This trip was truly a full circle moment for me for so many reasons. The last time I was in Poland was when I was 17 years old on a Jewish youth trip that was heavily Holocaust focused. Although during this trip we did discuss the Holocaust, it was refreshing to do so in comparison with a contemporary lens on a beautiful and growing Jewish community that exists now in Poland.
Our trip started off in Krakow where we were able to learn more about the JCC of Krakow and Hillel of Krakow (crazy to meet colleagues from across the world!). We also learned about humanitarian relief work that JCC Krakow has been participating in since the start of the Ukraine war, and we were able to participate in some food distribution packaging for refugees. We saw and experienced first hand what folks on the ground are already doing for aid, and we provided more hands/labor in spaces where it felt really necessary.
After a couple days, we took the train to Warsaw and we learned how it was decimated after World War II and how the city exists in that space now. We had a beautiful generation to generation, l’dor v’dor, moment where a participant on the trip was able to go see the apartment his grandmother used to live in, and we were able to hear more about the work that both JDC and JCC Warsaw are doing in the region. These few days in Poland really inspired me to continue to research my family’s story and my heritage, so we’ll see where that goes!
The second and final part of my time this spring in Eastern Europe was spent in Moldova. I never thought I would travel to this country! It was interesting to see the remnants of the Soviet Union merged with the contemporary lives of those living in Chisinau. The Jewish community here is thriving and I truly mean that. We were able to see this through the many volunteers and participants through Kedem JCC. We had the opportunity to participate in more food distribution and aid to both the elderly community in Chisinau as well as the Ukrainian refugee community, where we were able to meet some of the refugees as well. We also were able to participate in the culture there through celebrating Shabbat as well as visiting a winery that was a little spooky but very cool. We got to briefly see some of the monastery caves, too. Overall, I want to thank JDC Entwine & Repair the World for the opportunity to explore something so important like global Jewry and ethical service!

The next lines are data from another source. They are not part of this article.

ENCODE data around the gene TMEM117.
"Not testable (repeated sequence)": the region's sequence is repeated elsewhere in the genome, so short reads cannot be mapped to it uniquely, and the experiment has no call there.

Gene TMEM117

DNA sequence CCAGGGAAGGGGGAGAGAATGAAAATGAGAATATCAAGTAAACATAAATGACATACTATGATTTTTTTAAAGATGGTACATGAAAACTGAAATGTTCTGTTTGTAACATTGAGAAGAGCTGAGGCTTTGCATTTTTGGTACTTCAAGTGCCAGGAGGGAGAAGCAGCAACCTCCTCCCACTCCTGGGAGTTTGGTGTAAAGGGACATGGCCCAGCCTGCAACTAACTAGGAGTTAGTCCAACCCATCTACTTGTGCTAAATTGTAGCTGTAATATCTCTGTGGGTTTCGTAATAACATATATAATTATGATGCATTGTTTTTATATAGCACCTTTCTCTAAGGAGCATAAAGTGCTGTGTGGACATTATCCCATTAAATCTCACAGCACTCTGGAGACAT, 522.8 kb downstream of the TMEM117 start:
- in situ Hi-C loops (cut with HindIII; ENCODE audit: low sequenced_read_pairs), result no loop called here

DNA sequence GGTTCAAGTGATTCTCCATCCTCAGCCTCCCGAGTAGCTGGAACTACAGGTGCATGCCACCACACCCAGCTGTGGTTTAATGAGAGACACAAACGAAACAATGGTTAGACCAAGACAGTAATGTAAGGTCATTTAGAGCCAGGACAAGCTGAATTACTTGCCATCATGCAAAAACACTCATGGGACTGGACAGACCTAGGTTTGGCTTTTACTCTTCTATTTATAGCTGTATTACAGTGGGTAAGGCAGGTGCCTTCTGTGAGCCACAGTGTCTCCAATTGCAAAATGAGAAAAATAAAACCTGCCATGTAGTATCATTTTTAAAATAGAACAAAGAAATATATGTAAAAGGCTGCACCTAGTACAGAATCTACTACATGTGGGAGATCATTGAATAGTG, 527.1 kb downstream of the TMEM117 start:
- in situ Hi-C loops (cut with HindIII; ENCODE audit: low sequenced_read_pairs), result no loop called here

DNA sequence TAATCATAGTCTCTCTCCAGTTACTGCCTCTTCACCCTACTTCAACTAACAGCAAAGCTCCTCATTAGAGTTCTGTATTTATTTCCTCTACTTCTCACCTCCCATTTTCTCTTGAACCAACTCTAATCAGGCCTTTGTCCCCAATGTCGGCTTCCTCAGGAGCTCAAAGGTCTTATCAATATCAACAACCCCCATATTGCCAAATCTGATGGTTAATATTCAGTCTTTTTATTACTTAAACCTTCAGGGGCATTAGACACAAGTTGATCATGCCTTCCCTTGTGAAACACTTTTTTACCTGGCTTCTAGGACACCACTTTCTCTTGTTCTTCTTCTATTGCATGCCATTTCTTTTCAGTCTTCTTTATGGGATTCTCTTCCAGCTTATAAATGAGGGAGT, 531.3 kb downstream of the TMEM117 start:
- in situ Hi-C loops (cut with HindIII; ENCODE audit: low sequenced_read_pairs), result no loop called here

Originally from Erie, Pennsylvania, Zoe Levine (she/they) graduated from Chatham University in Pittsburgh with a Bachelor of Arts in History and Political Science, double minors in French and Theatre Production, and an International Certificate: European Concentration and is an alum of the Repair the World Pittsburgh Service Corps. Zoe believes that social justice and advocacy are linked in totality with Jewish values, which has guided her through the transition of Manager of Jewish Student Experiences and Springboard Social Justice Fellow for Oberlin College Hillel to the role of Senior Program Director for the University of Wisconsin Hillel. Outside of her professional life Zoe loves to cook, read, go hiking, do yoga, travel, and spend time with her partner, and their cat, Obi-Wan Katnobi.